Recent work has also included working with Reach Volunteering to recruit two volunteers specifically to help with climate related activity. This has meant that they can introduce the specialist knowledge of these individuals into their plans. On a more individual level for the CEO and environmental subgroup, they have people who they can bounce ideas off and people to keep them focussed and on task in striving for net zero.

How did Stonegrove get started on taking action?

Stonegrove definitely started in a good position when it came to making the decision to actively start tackling the climate emergency. The passion of Stonegrove’s CEO, who had started climate action partnerships previously, was matched by the enthusiasm of the board of trustees. Gus says that when it comes to taking climate action, he believes that community organisations should “operate in a way which treads lightly on the world around you as you deliver your mission”. The trustees, including the chair of trustees, have been supportive of this aim, and the Trust’s push for greater sustainability.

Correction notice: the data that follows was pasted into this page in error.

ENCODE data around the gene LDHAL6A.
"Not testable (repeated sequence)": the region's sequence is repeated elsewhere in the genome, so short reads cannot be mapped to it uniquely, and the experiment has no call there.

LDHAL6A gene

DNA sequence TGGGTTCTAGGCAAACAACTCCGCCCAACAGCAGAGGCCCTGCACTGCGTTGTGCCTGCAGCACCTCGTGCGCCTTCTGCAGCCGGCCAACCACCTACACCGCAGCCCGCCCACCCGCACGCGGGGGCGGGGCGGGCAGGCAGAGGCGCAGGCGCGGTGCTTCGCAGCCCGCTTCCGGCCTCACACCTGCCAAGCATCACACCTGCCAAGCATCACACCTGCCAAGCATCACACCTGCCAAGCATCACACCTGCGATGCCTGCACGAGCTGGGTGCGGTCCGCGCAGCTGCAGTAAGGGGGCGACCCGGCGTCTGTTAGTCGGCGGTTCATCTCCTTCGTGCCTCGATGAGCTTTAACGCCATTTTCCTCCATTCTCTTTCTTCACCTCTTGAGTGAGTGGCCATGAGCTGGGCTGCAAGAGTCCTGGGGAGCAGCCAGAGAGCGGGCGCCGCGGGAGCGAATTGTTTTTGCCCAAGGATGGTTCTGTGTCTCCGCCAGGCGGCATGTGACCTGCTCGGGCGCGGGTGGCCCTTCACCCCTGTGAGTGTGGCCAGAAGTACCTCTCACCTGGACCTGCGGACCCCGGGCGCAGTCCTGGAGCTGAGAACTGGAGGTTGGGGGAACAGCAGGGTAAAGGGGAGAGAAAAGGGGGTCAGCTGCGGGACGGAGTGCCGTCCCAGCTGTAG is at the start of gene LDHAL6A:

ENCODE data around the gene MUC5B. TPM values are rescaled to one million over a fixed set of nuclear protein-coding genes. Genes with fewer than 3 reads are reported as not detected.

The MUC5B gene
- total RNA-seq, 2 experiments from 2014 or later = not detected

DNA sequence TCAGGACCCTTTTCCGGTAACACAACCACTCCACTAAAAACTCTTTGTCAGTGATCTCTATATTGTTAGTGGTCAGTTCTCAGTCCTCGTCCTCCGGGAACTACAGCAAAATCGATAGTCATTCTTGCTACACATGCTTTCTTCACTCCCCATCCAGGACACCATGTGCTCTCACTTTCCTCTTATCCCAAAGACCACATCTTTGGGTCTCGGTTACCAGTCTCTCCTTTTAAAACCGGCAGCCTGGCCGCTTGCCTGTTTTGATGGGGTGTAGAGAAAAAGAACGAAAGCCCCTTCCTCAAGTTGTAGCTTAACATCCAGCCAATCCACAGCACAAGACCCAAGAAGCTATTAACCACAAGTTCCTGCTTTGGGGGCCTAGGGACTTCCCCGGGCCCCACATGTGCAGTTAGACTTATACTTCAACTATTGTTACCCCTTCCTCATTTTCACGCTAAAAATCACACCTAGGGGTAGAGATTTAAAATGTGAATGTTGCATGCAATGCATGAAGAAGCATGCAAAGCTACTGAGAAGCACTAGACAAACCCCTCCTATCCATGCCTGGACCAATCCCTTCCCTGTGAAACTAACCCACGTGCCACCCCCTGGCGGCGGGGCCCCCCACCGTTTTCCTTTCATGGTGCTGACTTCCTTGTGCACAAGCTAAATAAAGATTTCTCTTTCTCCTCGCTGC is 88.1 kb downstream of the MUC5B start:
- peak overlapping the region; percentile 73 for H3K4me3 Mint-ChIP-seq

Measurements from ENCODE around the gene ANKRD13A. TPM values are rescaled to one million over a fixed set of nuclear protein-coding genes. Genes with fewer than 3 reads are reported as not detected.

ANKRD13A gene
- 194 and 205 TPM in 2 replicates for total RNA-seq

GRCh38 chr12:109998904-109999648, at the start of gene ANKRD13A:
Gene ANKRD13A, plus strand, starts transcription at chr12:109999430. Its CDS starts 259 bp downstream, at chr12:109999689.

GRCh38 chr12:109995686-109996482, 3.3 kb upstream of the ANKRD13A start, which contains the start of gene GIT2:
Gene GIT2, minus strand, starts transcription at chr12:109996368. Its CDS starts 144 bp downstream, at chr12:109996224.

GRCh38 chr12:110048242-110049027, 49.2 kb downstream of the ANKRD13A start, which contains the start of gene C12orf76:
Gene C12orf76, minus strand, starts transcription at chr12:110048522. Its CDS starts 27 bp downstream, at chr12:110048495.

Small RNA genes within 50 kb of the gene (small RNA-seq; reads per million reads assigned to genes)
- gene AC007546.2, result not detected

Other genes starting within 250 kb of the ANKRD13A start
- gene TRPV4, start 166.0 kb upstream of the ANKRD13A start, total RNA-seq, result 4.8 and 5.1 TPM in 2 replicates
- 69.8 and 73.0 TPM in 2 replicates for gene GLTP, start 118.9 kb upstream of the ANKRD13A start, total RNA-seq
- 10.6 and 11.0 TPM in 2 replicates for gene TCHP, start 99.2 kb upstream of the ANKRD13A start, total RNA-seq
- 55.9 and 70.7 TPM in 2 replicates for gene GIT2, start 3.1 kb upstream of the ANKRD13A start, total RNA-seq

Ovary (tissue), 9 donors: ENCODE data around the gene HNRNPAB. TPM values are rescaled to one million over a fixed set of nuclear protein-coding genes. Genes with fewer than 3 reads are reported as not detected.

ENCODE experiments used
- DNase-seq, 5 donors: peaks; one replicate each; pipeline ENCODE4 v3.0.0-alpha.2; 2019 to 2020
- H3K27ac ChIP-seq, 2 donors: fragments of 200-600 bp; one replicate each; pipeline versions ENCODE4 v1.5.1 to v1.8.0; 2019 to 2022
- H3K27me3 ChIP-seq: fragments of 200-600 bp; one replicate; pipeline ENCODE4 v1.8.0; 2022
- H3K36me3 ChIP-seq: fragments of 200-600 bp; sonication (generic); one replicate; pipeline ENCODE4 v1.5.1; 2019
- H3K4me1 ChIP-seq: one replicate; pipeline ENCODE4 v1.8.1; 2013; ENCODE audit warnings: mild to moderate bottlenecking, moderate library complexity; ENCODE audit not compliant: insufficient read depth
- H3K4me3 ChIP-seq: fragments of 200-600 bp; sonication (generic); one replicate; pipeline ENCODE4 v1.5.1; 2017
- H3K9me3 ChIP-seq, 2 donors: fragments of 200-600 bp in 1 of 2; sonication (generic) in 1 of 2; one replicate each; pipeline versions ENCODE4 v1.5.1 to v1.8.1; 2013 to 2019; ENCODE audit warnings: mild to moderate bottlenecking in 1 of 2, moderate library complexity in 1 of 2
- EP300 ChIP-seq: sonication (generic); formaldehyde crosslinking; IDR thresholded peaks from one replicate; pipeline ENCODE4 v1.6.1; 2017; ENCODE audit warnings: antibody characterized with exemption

Why is it important for communities to engage in tackling the climate emergency?

Gus believes that the diversity which is seen within communities also needs to be a seen in the conversations which are happening about climate. A diversity of experiences and thinking is essential in the climate action conversation. At Stonegrove there is a belief that climate action needs to be taken on from the bottom up, working together as a community to start social action.

What impact is Stonegrove hoping to have?

By taking action against climate change Stonegrove is hoping to have an impact on both the local community and the organisation as a whole. OneStonegrove is located on a housing estate with around 1,000 homes, a school, church and synagogue. Stonegrove is striving for its environmental efforts to inspire and influence their community to change the behaviours and get involved. For example, if the installation of electric car charging points was to go ahead this could influence the ability for electric car ownership or having recycling bins across the area could encourage a reduction in landfill waste.

Organisationally, there is a strategic objective for taking climate action now. It gives the Trust a strong organisational narrative which fits in with the current need and interest in taking climate action. With so much funding becoming available, tied to climate action or with an element of supporting sustainability, Stonegrove sees it as important to have a strong narrative on how they are contributing to this so that they can leverage it for funding.